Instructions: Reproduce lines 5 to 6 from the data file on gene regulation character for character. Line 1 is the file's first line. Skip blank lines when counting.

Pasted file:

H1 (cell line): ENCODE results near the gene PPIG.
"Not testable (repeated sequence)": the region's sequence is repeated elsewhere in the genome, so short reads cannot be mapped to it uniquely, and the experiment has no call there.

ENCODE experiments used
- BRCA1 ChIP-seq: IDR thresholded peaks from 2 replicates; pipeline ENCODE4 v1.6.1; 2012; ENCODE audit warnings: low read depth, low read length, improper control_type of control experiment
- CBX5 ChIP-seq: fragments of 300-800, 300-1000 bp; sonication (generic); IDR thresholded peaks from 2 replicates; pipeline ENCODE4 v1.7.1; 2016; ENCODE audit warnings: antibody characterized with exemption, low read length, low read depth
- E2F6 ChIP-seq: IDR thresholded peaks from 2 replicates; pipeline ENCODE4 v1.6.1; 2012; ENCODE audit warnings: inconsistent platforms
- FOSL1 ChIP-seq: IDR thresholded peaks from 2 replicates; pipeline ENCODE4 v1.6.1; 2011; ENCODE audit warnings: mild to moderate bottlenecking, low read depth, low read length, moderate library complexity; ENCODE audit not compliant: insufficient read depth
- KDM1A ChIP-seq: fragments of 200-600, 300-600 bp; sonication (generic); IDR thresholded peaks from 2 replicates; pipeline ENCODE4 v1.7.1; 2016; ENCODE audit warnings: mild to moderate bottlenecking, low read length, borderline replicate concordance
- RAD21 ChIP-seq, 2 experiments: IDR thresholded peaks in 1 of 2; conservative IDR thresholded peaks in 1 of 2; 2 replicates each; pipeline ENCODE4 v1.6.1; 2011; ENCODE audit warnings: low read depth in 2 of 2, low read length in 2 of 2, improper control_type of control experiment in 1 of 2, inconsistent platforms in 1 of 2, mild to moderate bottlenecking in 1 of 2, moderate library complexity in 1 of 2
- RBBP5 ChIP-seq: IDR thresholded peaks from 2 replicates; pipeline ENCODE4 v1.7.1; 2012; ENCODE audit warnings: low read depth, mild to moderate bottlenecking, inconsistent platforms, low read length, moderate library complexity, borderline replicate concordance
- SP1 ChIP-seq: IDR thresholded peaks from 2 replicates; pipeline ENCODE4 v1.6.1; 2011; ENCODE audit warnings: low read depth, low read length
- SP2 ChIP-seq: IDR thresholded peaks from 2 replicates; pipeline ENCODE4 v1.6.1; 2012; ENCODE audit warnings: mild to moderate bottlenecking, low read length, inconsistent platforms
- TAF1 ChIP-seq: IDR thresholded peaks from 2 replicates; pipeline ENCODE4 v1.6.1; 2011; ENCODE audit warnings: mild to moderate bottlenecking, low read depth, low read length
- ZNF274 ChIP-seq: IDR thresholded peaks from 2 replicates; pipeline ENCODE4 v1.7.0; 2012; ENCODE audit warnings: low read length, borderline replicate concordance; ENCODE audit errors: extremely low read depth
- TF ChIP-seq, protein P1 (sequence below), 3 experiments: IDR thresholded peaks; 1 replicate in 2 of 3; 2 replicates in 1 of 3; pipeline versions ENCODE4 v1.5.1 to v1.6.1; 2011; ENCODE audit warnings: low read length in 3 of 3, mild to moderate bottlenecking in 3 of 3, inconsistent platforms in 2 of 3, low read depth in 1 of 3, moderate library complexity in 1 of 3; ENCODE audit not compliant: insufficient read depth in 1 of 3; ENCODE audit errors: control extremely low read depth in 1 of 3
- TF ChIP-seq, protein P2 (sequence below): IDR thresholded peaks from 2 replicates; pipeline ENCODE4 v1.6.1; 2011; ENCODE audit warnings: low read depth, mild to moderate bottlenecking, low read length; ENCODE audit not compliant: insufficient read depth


- CBX5 ChIP-seq: fragments of 300-800, 300-1000 bp; sonication (generic); IDR thresholded peaks from 2 replicates; pipeline ENCODE4 v1.7.1; 2016; ENCODE audit warnings: antibody characterized with exemption, low read length, low read depth
- E2F6 ChIP-seq: IDR thresholded peaks from 2 replicates; pipeline ENCODE4 v1.6.1; 2012; ENCODE audit warnings: inconsistent platforms